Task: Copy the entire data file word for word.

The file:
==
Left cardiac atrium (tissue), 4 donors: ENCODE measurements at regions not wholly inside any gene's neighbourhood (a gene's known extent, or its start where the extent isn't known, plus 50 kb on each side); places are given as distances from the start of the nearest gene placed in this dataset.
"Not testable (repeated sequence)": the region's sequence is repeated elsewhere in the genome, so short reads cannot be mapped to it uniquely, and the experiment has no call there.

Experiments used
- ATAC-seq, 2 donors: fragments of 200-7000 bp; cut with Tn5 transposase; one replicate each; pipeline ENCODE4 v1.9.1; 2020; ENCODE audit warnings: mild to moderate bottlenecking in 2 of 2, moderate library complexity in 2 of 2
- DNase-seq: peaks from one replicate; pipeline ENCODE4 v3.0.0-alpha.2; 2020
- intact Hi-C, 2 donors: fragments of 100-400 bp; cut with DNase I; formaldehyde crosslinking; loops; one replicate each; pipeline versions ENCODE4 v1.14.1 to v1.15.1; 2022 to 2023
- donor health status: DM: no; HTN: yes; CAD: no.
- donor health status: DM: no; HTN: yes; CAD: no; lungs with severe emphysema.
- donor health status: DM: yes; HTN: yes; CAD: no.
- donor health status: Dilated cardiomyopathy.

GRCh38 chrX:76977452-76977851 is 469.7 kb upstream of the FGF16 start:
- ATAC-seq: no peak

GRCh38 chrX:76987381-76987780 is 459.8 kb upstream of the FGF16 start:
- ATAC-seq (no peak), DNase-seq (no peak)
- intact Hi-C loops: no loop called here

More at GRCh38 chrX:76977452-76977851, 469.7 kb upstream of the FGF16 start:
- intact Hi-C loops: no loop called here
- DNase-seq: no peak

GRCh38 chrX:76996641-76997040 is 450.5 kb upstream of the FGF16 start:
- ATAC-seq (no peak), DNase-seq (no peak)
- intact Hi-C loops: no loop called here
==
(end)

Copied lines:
Left cardiac atrium (tissue), 4 donors: ENCODE measurements at regions not wholly inside any gene's neighbourhood (a gene's known extent, or its start where the extent isn't known, plus 50 kb on each side); places are given as distances from the start of the nearest gene placed in this dataset.
"Not testable (repeated sequence)": the region's sequence is repeated elsewhere in the genome, so short reads cannot be mapped to it uniquely, and the experiment has no call there.

Experiments used
- ATAC-seq, 2 donors: fragments of 200-7000 bp; cut with Tn5 transposase; one replicate each; pipeline ENCODE4 v1.9.1; 2020; ENCODE audit warnings: mild to moderate bottlenecking in 2 of 2, moderate library complexity in 2 of 2
- DNase-seq: peaks from one replicate; pipeline ENCODE4 v3.0.0-alpha.2; 2020
- intact Hi-C, 2 donors: fragments of 100-400 bp; cut with DNase I; formaldehyde crosslinking; loops; one replicate each; pipeline versions ENCODE4 v1.14.1 to v1.15.1; 2022 to 2023
- donor health status: DM: no; HTN: yes; CAD: no.
- donor health status: DM: no; HTN: yes; CAD: no; lungs with severe emphysema.
- donor health status: DM: yes; HTN: yes; CAD: no.
- donor health status: Dilated cardiomyopathy.

GRCh38 chrX:76977452-76977851 is 469.7 kb upstream of the FGF16 start:
- ATAC-seq: no peak

GRCh38 chrX:76987381-76987780 is 459.8 kb upstream of the FGF16 start:
- ATAC-seq (no peak), DNase-seq (no peak)
- intact Hi-C loops: no loop called here

More at GRCh38 chrX:76977452-76977851, 469.7 kb upstream of the FGF16 start:
- intact Hi-C loops: no loop called here
- DNase-seq: no peak

GRCh38 chrX:76996641-76997040 is 450.5 kb upstream of the FGF16 start:
- ATAC-seq (no peak), DNase-seq (no peak)
- intact Hi-C loops: no loop called here